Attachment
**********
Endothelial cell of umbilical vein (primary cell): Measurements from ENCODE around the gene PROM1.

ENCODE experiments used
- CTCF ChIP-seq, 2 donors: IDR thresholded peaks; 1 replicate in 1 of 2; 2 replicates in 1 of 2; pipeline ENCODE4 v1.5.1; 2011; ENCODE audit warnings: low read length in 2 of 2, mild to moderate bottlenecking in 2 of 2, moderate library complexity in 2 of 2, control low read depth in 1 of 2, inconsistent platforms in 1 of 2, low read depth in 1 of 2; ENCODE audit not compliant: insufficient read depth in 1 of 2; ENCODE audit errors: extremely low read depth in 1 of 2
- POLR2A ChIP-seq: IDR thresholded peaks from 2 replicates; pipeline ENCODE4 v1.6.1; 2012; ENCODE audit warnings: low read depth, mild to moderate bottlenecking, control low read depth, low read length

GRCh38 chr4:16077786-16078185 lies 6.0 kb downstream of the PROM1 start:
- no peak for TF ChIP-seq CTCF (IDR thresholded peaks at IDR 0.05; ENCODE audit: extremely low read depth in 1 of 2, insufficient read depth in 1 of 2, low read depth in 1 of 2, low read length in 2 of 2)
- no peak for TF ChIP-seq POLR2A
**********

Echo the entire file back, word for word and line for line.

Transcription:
Endothelial cell of umbilical vein (primary cell): Measurements from ENCODE around the gene PROM1.

ENCODE experiments used
- CTCF ChIP-seq, 2 donors: IDR thresholded peaks; 1 replicate in 1 of 2; 2 replicates in 1 of 2; pipeline ENCODE4 v1.5.1; 2011; ENCODE audit warnings: low read length in 2 of 2, mild to moderate bottlenecking in 2 of 2, moderate library complexity in 2 of 2, control low read depth in 1 of 2, inconsistent platforms in 1 of 2, low read depth in 1 of 2; ENCODE audit not compliant: insufficient read depth in 1 of 2; ENCODE audit errors: extremely low read depth in 1 of 2
- POLR2A ChIP-seq: IDR thresholded peaks from 2 replicates; pipeline ENCODE4 v1.6.1; 2012; ENCODE audit warnings: low read depth, mild to moderate bottlenecking, control low read depth, low read length

GRCh38 chr4:16077786-16078185 lies 6.0 kb downstream of the PROM1 start:
- no peak for TF ChIP-seq CTCF (IDR thresholded peaks at IDR 0.05; ENCODE audit: extremely low read depth in 1 of 2, insufficient read depth in 1 of 2, low read depth in 1 of 2, low read length in 2 of 2)
- no peak for TF ChIP-seq POLR2A